search reactors such as JRTR and Ki-j ang.
2.3. High-Temperature Capsule
The high-temperature irradiation capsule which will be used for high-temperature irradiation of up to 1000˚C
has been developed as a concept with double thermal media, as shown in Figure 4. Because the Al thermal me-
dia used in a standard capsule might melt at high temperature, other materials enduring high temperature such as
Ti or Zr should be used as the inner thermal media holding specimen. This capsule is being developed to use for
irradiation of VHTR material.
In addition, various neutron irradiation facilities such as a rabbit, no n-in stru me nted capsule, target for radio iso-
tope production, and fuel capsules have been developed at HANARO. The rabbit and target were originally de-
signed for NAA and RI production, but they can also be used for irradiation of fuel and material.
Non-instrumented capsules have been used for a test in which the irradiation temperatures are required to be
in a large range or for the irradiation of nuclear fuel. It is typically 1 m in length and 56 mm in diameter. It was
used mainly for the irradiation of DUPIC, Advanced PWR, and CANDU fuels. It is currently being used for the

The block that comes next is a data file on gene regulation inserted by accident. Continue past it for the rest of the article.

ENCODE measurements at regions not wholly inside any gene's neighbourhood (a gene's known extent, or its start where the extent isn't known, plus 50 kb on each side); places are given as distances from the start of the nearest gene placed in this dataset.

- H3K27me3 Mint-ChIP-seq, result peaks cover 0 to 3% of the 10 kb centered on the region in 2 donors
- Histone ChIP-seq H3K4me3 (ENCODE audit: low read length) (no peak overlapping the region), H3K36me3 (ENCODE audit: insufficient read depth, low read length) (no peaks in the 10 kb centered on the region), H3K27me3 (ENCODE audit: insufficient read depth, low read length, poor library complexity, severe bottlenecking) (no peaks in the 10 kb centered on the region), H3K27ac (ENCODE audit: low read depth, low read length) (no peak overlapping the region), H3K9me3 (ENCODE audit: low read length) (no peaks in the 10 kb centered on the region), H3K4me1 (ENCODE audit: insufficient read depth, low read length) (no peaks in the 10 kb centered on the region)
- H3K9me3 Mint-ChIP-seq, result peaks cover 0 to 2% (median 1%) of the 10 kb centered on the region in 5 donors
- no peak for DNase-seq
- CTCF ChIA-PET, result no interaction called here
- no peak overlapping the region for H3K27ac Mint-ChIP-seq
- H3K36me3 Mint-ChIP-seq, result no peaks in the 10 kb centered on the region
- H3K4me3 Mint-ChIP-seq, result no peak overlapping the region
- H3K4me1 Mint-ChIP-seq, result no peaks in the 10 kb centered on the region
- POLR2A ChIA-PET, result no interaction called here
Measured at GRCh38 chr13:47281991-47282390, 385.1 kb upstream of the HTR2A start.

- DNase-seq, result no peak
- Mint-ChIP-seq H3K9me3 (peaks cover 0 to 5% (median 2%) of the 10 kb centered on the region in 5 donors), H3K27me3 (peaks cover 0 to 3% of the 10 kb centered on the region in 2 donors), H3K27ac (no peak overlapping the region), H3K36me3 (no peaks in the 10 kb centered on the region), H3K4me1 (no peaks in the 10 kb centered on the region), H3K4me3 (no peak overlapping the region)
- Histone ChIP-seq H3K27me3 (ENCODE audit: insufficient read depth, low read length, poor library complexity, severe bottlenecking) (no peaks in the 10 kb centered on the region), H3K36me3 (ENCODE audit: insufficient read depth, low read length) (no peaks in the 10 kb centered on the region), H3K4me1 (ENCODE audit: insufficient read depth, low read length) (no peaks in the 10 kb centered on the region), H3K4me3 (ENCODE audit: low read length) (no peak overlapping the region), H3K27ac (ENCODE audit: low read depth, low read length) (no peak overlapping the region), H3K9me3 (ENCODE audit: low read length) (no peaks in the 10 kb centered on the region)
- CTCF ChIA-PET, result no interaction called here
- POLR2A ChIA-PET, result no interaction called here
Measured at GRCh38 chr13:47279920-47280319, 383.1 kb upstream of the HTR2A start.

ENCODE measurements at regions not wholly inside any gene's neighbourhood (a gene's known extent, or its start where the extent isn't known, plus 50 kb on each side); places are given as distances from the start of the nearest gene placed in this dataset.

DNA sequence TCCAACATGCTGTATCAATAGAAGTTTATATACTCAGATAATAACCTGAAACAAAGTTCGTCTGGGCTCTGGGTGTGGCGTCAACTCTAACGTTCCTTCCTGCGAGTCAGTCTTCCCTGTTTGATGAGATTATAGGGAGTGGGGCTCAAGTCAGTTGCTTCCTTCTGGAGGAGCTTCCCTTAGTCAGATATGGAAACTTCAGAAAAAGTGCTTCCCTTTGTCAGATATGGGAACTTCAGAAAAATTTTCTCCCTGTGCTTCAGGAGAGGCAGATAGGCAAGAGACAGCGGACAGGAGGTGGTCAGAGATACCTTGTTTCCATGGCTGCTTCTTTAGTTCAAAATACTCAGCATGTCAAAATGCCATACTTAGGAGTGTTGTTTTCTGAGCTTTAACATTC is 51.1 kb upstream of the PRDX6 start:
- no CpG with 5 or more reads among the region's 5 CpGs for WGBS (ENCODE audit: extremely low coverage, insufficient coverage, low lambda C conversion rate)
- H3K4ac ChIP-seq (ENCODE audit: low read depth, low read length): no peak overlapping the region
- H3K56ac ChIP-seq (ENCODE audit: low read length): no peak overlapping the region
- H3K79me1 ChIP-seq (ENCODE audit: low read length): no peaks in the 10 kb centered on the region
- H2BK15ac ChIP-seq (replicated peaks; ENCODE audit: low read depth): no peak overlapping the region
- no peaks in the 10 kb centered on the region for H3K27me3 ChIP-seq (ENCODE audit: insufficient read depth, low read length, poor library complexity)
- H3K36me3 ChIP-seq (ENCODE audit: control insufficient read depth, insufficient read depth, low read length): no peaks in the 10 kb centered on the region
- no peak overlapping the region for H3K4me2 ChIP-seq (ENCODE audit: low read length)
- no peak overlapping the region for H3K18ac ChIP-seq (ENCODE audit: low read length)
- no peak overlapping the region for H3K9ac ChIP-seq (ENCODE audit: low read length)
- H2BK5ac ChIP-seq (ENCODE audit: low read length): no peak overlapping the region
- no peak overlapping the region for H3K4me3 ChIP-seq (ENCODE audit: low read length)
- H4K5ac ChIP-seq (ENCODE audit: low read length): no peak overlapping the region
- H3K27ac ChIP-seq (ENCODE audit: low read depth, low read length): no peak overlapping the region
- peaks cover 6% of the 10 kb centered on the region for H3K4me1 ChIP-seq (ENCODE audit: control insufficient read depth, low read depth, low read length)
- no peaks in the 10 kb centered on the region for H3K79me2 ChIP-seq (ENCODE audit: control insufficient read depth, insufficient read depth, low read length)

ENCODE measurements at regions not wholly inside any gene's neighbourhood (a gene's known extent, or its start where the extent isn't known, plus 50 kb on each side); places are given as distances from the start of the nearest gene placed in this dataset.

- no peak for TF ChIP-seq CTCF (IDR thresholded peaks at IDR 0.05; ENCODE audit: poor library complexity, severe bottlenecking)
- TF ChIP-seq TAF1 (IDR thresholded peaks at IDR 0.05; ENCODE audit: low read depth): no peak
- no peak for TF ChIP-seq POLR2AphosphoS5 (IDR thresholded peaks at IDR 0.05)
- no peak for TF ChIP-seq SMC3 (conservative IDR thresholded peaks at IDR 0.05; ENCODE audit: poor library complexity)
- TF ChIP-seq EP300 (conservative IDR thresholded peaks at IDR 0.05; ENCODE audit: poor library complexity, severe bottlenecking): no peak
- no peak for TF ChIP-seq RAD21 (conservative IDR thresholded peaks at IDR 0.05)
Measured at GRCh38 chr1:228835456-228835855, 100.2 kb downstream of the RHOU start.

irradiation of concrete material, SPND, and U-moly, VHTR and SFR fuel.
3. Recent Utilization of Irradiation Capsules
As the integrity assessment and lifetime extension of NPP are posing a big social problem around the world after
Fukushima accident, the irradiation data for structural materials and nuclear fuels for NPP are indispensable and
some are urgently required in Korea. Because the future nuclear energy systems are being developed as a me-
thod to get the new energy source worldwide and Korea participates in development of SFR and VHTR, the ir-
radiation capabilities are emerging as an important issue at the present time. Recently, the irradiation test for re-
search reactor materials has been finished, and that for RPV materials was performed in HANARO. And the ir-
radiation tests for VHTR and SFR fuel are being carried out as well as fusion reactor materials for development
of the future nuclear systems. In addition, the instruments such LVDT and SPND are being developed. The re-
cent irradiation status is described simply as below.
3.1. High-Dose Irradiation of RPV Steel for Currently Operation PWR